Note to readers, attached is the complete final report for FNE04-533
In terms of treatment effects on soil parameters and on lettuce head weights, Cover Crop seemed to be the least effective of the three active treatments, and the combined treatment (Compost and Crop Crop) appeared to be the most effective. Effects seemed to lessen in the second (October) harvest.
If one assumes that there are approximately 850 lettuce heads to a bed and that there are two harvests, then total pounds harvested under each treatment would be roughly 1680 lbs under the Compost Cover Crop, 1488 lbs under Compost alone, 1248 lbs under Cover Crop, and 1000 lbs without any active treatments (i.e., the Control). Obviously, actual values would depend on the pre-existing soil conditions and other factors; furthermore, these patterns might change if treatments were continued. For example, without any treatments, beds might progressively degrade if repeatedly harvested over time. Nonetheless, we hope that these are ballpark estimates of the actual effects.
The above calculations do not translate directly into farmer income given that lettuce is often sold by the head rather than by the unit weight. Because all plots were planted at equal density, we did not evaluate the potential for differences in the number of heads that could be grown under each treatment.
Lettuce heads under a certain size are not marketable, hence some of the plots which produced the lowest weights would probably have had even lower relative value if our parameter had been total weight of marketable heads. For example, if we assume that any head smaller than half of a pound would not be fit for market, then at the October harvest more than 60% of the heads from “Compost Cover Crop” treatments would be keepers, more than 50% from the Compost treatment, and only around 30-40% of the Cover Crop and Control heads. Heads were generally larger at the July harvest, and similar calculations showed that more than 95% of the heads in any of the actively treated plots were suitable for market, and around 75% of the Control heads were adequate.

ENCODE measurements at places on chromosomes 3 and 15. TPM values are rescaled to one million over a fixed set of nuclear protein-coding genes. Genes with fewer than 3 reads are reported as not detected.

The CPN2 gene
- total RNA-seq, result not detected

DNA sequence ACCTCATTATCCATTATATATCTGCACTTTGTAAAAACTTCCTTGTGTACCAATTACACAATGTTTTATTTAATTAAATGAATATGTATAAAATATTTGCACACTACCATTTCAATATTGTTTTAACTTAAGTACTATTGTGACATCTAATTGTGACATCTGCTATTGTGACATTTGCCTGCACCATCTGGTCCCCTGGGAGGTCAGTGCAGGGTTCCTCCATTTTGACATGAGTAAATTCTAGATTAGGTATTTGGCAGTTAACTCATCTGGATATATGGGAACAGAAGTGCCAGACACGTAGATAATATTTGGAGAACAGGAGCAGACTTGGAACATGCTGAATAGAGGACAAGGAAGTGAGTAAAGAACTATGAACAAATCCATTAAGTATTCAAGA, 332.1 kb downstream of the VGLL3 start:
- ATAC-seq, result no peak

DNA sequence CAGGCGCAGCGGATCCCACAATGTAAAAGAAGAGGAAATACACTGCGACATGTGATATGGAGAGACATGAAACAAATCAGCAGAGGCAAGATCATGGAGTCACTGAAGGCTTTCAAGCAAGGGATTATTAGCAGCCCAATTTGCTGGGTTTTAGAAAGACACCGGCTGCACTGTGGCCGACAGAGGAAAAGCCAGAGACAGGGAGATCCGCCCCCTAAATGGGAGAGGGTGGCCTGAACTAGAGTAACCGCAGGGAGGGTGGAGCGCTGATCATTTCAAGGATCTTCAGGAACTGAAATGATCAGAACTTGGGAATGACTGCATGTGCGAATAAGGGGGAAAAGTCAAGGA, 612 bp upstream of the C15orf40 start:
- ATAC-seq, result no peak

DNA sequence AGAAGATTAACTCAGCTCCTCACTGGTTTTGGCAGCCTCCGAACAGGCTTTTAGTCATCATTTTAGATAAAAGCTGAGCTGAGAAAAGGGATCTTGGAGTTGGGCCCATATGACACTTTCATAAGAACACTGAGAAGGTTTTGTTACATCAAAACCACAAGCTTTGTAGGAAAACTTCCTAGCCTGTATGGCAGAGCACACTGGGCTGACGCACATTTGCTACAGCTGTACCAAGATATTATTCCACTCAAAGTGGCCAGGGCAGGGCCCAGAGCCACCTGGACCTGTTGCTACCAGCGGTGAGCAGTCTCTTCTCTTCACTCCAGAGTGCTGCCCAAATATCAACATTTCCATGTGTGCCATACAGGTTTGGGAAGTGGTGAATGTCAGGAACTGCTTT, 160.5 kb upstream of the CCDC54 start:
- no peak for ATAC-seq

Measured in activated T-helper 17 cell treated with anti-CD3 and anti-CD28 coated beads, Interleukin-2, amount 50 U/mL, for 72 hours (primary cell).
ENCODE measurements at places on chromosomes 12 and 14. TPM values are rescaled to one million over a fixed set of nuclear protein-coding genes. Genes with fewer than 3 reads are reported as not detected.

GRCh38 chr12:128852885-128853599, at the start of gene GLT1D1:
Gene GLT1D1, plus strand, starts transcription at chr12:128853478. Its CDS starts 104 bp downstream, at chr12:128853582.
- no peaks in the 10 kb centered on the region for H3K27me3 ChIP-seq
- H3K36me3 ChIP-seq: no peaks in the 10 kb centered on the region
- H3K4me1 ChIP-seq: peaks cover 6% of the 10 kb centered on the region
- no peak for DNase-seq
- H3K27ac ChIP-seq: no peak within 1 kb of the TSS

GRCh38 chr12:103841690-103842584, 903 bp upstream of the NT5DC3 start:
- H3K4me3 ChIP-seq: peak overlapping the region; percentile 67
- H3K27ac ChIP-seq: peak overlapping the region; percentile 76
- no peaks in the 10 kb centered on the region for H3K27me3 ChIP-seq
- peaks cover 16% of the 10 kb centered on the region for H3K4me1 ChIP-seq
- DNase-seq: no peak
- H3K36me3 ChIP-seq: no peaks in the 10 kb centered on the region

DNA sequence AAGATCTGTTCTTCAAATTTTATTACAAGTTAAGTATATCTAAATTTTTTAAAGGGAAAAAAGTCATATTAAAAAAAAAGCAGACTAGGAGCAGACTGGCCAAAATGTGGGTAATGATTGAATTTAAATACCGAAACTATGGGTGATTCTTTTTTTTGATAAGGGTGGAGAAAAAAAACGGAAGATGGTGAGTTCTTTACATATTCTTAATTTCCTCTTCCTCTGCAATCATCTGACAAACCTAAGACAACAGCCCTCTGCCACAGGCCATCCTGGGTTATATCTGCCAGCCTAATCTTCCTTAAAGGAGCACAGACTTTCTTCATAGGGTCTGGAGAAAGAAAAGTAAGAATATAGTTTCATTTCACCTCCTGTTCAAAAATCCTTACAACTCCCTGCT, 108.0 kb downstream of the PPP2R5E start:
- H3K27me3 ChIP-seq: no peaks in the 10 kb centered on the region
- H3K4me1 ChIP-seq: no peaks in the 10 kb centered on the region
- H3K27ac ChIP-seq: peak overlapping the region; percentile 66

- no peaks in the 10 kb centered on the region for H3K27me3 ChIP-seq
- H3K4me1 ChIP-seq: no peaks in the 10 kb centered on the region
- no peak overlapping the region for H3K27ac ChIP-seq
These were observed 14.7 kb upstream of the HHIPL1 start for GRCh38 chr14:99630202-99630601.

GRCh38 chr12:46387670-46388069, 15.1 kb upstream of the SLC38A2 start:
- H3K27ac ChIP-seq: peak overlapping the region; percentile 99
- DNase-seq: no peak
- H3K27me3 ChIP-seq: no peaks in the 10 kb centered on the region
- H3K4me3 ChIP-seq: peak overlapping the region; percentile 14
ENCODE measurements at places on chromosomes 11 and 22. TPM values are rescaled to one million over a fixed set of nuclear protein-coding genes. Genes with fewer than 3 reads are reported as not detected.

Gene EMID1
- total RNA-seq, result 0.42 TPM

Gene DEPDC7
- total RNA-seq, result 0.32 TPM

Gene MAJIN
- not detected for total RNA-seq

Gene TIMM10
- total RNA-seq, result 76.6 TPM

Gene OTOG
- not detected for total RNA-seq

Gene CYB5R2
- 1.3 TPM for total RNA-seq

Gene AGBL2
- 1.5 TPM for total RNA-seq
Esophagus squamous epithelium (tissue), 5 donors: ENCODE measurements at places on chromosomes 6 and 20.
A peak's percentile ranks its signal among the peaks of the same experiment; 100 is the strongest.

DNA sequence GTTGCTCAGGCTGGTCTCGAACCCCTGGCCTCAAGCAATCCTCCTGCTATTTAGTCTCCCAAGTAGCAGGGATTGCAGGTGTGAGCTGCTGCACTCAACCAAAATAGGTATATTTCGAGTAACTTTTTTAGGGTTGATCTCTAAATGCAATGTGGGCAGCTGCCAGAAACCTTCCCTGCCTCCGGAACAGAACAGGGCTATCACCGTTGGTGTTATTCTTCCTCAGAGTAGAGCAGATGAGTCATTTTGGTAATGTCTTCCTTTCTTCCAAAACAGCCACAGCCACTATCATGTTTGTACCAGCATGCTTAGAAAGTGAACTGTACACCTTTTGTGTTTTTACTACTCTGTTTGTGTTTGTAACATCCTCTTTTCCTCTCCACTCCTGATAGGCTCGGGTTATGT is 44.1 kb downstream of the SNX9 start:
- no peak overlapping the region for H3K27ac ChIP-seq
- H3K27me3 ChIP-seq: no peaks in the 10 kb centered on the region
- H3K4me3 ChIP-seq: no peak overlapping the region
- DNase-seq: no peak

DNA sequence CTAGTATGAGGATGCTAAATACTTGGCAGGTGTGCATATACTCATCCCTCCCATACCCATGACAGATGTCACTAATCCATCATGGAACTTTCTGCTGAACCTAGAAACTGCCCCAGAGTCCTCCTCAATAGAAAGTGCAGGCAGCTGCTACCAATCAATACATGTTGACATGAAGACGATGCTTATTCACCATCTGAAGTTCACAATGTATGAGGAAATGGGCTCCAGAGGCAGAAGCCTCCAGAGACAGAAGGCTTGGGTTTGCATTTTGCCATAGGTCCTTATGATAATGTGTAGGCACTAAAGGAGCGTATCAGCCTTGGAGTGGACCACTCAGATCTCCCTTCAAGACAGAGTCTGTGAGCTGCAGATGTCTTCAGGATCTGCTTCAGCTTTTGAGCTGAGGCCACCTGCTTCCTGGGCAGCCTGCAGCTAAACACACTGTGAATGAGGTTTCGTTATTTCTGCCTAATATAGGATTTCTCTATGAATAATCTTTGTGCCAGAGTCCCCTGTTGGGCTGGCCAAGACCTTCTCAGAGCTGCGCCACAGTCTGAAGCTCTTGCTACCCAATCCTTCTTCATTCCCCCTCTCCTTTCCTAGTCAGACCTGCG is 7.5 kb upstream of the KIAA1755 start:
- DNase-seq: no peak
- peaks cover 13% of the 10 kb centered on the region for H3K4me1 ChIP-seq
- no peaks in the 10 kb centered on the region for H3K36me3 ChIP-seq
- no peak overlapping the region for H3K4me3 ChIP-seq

Whether these treatment differences are sufficient enough to warrant planting an autumn cover crop atop a composted field is a decision that each farmer must make based on their time availability and marketing.
While more detailed studies would be needed, these relative improvements on lettuce weight seemed to be associated with somewhat similar results for soil macronutrients in 2005 (i.e., Compost Cover Crop and Compost seemed to generally have the biggest effects on soil nutrients). Patterns of soil nutrients in 2006 were less clear, and understanding them is complicated by the fact that they are the results not only of differential treatments, but also of differential harvests given the significant among-treatment differences in lettuce weight, and the fact that open plots had a 2005 lettuce harvest.
Of potential interest would be measurements of active organic matter and nitrogen. These tests measure soil components thought to be more readily accessible by plants and more immediately responsive to management. Furthermore, while it took us three years to complete this study, truly meaningful results would probably require the continued application of these treatments over a longer period of time. After all, one of the most relevant questions is, in some ways, not the immediate results of such practices but rather their long-term consequences. Does one, for example, degrade soils in the long-term by using compost without any cover crop?